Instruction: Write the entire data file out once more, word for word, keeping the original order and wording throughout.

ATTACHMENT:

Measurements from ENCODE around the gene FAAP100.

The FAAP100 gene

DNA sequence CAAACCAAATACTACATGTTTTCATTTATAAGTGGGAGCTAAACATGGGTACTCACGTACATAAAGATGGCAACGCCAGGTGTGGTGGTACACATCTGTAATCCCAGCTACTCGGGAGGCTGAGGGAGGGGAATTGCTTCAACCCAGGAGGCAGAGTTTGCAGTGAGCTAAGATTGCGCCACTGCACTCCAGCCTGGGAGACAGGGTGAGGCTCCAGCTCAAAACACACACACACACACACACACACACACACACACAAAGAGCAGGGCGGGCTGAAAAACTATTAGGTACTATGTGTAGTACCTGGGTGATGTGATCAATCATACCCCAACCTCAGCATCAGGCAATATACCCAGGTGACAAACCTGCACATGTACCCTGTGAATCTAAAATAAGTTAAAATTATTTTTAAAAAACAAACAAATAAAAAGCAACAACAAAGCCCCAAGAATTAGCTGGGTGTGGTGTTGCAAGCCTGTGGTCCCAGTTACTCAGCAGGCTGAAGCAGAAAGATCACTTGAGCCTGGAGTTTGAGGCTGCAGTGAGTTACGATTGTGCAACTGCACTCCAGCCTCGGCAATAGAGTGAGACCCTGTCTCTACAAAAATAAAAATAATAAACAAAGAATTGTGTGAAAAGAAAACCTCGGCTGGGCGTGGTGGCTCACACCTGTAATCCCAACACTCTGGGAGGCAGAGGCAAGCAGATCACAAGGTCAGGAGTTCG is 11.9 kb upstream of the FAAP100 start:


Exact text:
Measurements from ENCODE around the gene FAAP100.

The FAAP100 gene

DNA sequence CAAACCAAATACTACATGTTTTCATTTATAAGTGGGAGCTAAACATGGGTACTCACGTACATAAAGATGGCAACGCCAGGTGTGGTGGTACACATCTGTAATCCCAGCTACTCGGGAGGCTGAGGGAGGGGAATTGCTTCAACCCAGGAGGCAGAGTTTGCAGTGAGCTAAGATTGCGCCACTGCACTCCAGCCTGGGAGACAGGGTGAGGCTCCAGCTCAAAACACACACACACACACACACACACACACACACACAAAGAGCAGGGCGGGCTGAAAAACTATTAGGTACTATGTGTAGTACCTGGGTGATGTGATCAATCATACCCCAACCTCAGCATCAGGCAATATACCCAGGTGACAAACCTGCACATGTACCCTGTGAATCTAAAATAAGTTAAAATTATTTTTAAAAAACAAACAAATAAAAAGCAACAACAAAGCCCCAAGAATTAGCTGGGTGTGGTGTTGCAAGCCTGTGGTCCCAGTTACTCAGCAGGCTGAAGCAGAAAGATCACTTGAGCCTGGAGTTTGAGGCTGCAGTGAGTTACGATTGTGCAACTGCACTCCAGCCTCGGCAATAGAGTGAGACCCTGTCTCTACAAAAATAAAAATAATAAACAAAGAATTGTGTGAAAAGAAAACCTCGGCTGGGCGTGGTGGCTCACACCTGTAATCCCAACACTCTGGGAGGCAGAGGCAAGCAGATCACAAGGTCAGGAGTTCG is 11.9 kb upstream of the FAAP100 start: